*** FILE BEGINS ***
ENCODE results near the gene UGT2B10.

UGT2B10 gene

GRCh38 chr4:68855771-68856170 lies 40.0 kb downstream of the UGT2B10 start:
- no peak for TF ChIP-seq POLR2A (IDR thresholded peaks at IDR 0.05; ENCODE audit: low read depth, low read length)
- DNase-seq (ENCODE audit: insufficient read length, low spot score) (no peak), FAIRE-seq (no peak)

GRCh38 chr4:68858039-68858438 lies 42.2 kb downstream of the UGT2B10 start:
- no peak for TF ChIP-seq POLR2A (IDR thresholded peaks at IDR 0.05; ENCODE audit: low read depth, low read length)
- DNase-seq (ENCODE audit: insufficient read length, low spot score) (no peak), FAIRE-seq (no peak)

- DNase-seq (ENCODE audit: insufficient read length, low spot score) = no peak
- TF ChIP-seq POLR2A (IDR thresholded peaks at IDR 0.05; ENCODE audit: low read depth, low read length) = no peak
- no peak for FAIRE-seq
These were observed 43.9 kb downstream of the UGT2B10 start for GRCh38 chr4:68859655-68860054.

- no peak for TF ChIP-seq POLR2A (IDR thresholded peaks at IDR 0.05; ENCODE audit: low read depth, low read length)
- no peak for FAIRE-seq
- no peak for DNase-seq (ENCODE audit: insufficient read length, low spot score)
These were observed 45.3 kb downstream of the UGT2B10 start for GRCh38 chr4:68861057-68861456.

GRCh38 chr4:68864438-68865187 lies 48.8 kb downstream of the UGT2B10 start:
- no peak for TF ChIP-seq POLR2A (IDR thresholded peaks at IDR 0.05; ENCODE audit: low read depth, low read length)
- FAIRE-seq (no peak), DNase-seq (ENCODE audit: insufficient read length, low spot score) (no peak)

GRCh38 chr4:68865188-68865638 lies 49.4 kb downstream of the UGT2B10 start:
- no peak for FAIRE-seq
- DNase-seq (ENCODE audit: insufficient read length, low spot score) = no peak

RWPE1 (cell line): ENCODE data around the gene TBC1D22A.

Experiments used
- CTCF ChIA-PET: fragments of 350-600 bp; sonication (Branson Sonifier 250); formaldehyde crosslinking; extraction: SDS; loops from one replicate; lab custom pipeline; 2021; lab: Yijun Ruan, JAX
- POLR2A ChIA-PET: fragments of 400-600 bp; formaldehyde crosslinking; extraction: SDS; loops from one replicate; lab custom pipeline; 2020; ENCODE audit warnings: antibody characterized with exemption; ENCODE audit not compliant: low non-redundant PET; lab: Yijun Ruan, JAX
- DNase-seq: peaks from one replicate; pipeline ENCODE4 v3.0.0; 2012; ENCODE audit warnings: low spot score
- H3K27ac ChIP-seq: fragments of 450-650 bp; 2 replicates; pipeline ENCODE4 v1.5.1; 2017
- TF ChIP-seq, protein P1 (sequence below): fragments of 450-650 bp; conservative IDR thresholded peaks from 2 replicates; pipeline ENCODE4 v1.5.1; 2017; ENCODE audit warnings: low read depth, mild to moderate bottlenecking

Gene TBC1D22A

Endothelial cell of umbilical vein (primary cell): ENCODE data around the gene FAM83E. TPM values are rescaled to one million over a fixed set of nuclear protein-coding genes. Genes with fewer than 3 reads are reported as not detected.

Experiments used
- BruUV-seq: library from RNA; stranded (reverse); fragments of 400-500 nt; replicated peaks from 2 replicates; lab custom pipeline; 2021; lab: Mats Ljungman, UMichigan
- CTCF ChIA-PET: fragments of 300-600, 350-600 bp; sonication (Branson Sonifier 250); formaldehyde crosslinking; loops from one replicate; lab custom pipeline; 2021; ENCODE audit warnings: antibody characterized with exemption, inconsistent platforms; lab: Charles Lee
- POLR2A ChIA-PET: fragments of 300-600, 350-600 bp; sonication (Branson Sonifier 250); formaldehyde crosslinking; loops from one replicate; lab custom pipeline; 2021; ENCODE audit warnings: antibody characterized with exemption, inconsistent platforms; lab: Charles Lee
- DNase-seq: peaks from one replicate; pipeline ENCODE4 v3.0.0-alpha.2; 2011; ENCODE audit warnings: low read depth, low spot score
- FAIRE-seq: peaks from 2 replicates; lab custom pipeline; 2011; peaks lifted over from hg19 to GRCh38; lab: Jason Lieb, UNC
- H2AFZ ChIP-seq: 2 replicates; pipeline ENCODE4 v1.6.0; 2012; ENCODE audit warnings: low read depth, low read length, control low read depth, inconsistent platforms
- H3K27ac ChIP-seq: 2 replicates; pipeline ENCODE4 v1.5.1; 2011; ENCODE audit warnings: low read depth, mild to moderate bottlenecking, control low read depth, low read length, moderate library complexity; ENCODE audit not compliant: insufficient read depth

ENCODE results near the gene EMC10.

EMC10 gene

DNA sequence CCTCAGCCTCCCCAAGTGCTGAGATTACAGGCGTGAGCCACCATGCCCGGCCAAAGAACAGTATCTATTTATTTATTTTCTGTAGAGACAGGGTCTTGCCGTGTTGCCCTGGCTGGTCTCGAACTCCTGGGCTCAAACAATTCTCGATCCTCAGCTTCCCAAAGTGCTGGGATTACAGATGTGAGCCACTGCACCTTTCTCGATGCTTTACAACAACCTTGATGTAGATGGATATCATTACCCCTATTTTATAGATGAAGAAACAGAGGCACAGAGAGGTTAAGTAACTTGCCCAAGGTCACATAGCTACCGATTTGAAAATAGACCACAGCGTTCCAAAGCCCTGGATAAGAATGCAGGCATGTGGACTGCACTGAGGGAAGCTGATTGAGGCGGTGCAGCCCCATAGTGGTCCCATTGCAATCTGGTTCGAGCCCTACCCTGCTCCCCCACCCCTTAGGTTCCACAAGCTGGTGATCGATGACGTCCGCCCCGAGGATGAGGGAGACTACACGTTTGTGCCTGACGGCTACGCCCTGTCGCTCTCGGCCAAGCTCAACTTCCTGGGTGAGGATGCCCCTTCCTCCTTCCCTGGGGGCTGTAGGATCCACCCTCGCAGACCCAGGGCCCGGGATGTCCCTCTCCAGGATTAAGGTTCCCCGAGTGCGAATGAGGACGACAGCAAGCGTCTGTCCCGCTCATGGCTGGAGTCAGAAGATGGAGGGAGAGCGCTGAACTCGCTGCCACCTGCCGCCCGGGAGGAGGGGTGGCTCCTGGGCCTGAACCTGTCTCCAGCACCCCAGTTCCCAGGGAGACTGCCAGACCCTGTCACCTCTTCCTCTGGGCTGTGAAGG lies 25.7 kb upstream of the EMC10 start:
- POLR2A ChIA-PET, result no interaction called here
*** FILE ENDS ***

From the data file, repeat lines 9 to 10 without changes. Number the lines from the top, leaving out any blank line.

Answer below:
- DNase-seq (ENCODE audit: insufficient read length, low spot score) = no peak
- TF ChIP-seq POLR2A (IDR thresholded peaks at IDR 0.05; ENCODE audit: low read depth, low read length) = no peak